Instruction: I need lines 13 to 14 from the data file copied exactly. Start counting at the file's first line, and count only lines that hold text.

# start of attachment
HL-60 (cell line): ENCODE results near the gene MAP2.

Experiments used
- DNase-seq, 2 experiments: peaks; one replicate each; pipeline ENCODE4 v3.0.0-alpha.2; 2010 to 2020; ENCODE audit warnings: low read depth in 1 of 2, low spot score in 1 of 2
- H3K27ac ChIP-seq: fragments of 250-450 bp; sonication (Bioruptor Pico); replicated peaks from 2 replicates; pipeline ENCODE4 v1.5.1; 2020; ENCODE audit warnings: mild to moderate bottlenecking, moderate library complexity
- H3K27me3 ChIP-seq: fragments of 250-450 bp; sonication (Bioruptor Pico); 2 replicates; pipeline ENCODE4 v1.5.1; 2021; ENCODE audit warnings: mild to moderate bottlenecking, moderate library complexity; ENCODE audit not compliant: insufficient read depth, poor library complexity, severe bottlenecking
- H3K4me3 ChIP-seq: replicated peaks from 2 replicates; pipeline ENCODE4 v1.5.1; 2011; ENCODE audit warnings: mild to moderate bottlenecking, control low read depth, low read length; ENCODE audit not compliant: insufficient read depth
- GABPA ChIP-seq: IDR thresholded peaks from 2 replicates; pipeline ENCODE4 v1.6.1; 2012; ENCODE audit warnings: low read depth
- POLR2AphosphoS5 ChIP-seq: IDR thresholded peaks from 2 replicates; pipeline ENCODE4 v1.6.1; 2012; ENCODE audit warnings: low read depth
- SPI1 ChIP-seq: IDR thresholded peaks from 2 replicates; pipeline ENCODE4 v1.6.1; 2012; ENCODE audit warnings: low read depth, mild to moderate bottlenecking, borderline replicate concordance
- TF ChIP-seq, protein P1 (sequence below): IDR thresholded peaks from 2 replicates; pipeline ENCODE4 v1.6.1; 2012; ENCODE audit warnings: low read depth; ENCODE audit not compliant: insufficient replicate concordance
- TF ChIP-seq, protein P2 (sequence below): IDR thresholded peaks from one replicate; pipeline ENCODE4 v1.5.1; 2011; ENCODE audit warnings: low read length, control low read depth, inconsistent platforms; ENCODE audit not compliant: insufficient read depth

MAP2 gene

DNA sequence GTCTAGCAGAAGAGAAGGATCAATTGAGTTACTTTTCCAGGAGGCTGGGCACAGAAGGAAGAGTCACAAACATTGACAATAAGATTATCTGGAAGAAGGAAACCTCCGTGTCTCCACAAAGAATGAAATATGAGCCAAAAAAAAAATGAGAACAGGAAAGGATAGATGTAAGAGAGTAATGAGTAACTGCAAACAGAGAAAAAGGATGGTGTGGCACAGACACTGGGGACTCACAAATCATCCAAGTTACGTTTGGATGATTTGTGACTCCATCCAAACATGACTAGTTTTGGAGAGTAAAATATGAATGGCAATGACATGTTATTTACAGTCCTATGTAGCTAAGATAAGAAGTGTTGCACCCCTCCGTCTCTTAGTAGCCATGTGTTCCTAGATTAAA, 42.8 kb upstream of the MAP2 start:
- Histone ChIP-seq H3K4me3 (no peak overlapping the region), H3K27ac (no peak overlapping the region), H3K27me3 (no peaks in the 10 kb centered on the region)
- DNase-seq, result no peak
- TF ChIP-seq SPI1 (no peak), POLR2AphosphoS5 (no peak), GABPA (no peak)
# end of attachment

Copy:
DNA sequence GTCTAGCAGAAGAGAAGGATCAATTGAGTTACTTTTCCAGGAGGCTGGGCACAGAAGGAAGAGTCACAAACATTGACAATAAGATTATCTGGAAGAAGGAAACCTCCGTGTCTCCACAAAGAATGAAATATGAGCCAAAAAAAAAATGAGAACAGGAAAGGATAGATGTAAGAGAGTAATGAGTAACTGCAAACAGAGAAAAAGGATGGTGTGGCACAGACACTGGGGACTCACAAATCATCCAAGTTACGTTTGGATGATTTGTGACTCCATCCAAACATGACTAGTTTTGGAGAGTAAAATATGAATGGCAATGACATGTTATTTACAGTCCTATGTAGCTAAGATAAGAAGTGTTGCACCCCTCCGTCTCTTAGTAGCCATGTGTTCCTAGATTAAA, 42.8 kb upstream of the MAP2 start:
- Histone ChIP-seq H3K4me3 (no peak overlapping the region), H3K27ac (no peak overlapping the region), H3K27me3 (no peaks in the 10 kb centered on the region)